Imagine you are given a 1,000-piece puzzle and you do not have a picture to reference what you are supposed to be doing. Where do you begin? Once the panic calms a little do you feel you can reasonably complete the task in front of you? Is there anyway you could get a clue as to what you are working towards? Now, imagine the puzzle is one of the three images below. Which would you feel most comfortable trying out?
As a student there have been times in my life where I have felt like the person at the table with a thousand pieces scattered in front of me and no real road map to guide me in the right direction. Whether anyone is willing to admit it or not, we’ve probably all been there at one point in time. The task in front of you might seem overwhelming but soon a few pieces start to come together. Before you know it, you have the border put together and you can start to see what to do next. In some cases, you might get lucky enough to have someone walk past and say “Hey, that looks like The Tetons” or “I have been there! That’s Lake Tahoe!” This could easily help solve your predicament of not seeing the end from the beginning.
I have been with the great people at Dunn Associates, Inc. for a little over a year now. I am fortunate to have plenty of talented, knowledgeable, and innovative people around me everyday to give a little guidance with any part of the puzzle. That is one of the things that makes Dunn such a wonderful place to be creative and learn. I am able to learn how to excel at any task from drafting a project, to engineering related tasks, or even presentation of plans and other design documents.
When I decided I wanted to go back to school to be a structural engineer I knew it would be difficult. I had some schooling behind me and started working as a draftsman because that is something I love to do. It is always fun for me to be a part of designing things that benefit people’s everyday lives. With a passion for architecture and a desire to learn more, I decided to balance full time work with additional schooling. Even though at times I feel that I may be missing some pieces, eventually I can find the piece that I need and press forward.
Teachers and other mentors at school are always there to give you the missing piece. Since we do not live in a world where we can plug ourselves in to some super-computer to learn things in an instant, we must pick it up one piece at a time. I am thankful at every step for the wonderful teachers in my life that have given me the pieces that I need. I have always believed, however, that real world experience helps us gain knowledge more than anything else we can do. Going back to the puzzle, if teachers give us the pieces that we need, we still must put them in place. Putting the pieces where they belong is experience.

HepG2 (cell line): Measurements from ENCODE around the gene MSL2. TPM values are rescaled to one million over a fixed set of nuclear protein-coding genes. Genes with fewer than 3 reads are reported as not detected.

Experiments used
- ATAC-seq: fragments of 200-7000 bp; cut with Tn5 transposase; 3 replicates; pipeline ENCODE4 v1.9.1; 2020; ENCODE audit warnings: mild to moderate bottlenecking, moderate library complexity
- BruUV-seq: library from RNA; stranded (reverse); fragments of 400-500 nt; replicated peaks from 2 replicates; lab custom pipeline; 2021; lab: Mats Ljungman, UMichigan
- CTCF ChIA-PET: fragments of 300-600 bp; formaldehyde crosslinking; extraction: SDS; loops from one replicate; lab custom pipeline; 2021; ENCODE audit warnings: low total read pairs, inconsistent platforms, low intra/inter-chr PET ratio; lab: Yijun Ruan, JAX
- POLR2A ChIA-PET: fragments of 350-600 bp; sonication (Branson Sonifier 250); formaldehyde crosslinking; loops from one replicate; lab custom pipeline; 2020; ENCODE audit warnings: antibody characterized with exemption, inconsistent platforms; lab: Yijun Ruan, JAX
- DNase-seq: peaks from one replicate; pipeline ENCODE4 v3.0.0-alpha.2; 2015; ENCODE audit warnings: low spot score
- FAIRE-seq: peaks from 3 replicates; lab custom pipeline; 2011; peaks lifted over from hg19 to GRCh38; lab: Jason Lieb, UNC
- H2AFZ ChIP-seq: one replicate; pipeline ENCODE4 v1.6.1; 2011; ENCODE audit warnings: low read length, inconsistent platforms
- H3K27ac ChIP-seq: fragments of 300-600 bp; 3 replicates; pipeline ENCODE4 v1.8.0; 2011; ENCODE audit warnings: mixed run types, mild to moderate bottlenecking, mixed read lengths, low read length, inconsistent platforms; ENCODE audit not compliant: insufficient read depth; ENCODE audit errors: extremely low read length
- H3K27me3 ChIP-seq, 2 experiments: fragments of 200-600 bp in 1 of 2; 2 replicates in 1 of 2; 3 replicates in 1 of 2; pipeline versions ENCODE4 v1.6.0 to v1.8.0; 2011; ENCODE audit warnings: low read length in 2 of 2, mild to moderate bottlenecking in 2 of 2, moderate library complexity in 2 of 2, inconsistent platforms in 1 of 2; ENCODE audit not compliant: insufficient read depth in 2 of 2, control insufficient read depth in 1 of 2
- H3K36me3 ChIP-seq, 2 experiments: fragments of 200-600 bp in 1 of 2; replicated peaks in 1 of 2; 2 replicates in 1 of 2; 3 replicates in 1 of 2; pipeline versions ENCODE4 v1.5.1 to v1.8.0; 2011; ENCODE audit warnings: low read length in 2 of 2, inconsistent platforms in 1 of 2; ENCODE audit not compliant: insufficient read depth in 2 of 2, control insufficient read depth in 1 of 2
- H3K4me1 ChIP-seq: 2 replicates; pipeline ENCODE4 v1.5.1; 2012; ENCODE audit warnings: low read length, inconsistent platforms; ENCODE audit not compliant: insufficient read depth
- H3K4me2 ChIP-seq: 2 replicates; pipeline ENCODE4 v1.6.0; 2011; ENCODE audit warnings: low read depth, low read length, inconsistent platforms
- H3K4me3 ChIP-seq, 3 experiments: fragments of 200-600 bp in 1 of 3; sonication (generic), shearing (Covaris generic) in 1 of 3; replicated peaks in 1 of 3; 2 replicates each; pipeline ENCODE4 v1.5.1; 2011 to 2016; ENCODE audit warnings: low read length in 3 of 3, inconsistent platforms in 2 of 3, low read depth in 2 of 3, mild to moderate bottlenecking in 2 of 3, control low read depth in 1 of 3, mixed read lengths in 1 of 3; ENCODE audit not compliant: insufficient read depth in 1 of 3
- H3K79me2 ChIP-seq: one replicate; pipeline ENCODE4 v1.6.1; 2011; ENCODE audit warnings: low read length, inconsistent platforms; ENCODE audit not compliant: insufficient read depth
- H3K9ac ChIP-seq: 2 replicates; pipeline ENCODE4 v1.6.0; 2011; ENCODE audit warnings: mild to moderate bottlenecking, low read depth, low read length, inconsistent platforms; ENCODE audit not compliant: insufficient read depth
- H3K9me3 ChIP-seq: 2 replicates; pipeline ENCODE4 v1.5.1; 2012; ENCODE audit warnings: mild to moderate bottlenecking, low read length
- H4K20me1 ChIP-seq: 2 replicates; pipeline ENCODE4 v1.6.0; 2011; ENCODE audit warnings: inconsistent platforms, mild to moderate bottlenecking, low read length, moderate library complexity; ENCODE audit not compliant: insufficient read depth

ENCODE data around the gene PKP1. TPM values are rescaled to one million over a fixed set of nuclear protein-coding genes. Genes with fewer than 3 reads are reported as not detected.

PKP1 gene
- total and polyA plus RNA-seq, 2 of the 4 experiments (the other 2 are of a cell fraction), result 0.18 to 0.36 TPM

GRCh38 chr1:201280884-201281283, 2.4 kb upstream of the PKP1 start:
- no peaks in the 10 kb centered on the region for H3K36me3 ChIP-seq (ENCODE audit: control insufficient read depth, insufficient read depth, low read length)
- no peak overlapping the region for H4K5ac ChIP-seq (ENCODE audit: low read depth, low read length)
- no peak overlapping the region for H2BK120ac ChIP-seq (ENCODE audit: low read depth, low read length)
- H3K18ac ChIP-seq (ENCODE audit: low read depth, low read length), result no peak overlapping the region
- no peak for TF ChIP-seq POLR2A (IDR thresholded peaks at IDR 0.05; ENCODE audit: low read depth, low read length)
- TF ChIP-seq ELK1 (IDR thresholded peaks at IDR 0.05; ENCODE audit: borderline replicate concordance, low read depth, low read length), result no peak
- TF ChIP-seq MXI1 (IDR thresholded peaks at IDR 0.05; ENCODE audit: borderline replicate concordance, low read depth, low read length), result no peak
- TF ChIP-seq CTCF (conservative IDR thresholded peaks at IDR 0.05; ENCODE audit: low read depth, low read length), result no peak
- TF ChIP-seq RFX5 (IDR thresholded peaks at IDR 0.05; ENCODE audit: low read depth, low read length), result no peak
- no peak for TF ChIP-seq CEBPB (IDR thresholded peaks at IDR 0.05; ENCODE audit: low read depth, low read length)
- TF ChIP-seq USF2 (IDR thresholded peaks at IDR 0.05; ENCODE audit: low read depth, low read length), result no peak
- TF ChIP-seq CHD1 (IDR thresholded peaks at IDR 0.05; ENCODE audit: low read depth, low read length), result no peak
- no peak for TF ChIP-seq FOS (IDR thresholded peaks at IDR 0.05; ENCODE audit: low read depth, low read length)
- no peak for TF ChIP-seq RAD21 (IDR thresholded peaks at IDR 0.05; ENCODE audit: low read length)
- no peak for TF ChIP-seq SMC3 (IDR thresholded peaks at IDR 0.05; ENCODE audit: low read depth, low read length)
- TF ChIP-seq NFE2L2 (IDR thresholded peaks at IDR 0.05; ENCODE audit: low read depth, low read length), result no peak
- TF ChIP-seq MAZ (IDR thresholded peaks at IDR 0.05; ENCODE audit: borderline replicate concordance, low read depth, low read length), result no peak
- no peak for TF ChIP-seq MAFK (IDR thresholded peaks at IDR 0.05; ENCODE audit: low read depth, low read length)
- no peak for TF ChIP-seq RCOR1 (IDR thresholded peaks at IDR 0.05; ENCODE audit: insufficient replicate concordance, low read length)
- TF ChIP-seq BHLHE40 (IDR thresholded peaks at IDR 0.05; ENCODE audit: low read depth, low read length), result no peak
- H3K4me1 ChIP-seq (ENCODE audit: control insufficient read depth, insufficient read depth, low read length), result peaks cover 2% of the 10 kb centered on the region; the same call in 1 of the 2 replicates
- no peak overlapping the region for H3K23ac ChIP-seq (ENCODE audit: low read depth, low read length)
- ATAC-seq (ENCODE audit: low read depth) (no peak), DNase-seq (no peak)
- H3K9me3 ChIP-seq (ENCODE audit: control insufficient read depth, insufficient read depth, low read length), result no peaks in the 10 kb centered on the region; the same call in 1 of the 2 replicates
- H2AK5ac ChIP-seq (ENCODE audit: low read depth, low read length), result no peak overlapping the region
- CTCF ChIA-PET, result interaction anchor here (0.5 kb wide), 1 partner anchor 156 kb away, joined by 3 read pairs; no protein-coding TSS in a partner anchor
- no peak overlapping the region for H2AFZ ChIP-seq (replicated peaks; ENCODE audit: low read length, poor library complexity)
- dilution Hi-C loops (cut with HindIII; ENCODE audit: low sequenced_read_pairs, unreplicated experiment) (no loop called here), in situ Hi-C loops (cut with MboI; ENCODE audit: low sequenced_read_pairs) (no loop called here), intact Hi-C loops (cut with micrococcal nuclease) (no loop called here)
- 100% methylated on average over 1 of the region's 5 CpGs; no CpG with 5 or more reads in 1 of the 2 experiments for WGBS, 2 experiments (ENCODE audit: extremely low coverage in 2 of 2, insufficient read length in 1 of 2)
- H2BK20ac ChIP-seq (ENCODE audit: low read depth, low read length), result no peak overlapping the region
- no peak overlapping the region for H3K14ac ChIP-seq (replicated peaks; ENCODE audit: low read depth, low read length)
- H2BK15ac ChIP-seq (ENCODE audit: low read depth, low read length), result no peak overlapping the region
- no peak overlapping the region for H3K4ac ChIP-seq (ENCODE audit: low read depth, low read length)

By working alongside the awesome people at Dunn while going to school, I get the opportunity to be immersed in knowledge from both sides of the pond. I often learn things through conversations with people around the office that help reinforce the principles that I have only had a small sampling of at school. With the experience of our engineers, I get to see how things apply and how they work – not just how a book shows the principle, but the real-world application of it. This also allows me to move forward at school and apply the things that I learn at work to things that I am learning in my classes. They often walk side by side. Recently, I have even found that there are times that I can help other students in my classes learn through the pieces that I received from the engineers at work.
Collaboration is so important in our office. When multiple engineers get together with all the past experience that each have had, they can collectively come up with the best possible solution to a given situation. It is great to be involved in those moments. Everyone’s opinion is valid and helps the whole group learn. Even a student and drafter like me. I can walk away with a better understanding of how a principle from a class applies to what we do. Sometimes I may even be able to give a few ideas that I learned in a class to fit a few more pieces together.
When we each learn and grow together each person benefits. Imagine the starry night sky puzzle (shown above). What if instead of just being given the puzzle, you were given a handful of pieces and a small cut portion of the overall picture. At that point, you must then find others with a similar picture and combine your pieces. As more pieces are found you can begin to see the whole thing and collectively put the puzzle together. If I took my handful of pieces and tried to do it alone, I probably would not get far.
This is how things often work in the world. When we work together and learn as much as we can, we collectively grow together. By going to school and working this allows me to accelerate the learning process and can help everyone involved with our projects. This can in turn help our clients and eventually trickle down to the general public. By bringing all the pieces to the table we can ‘Enable Great Design’ together.
Written by Chad, one of our talented Drafters
With former experience in piping and a passion for design, specifically architecture, Chad was excited to join a team that could help him grow and progress in learning the field of structures. Outside of work he enjoys getting outdoors for some fishing, camping, mountain biking, recreational kayaking, and disc golf.
If you can’t find me outdoors I hope I can be found sharpening my skills in drafting and design. I enjoy designing new objects and buildings. It is a fun way to solve problems and help myself and others. Outside of that, I will probably be spending time with my wife and dog.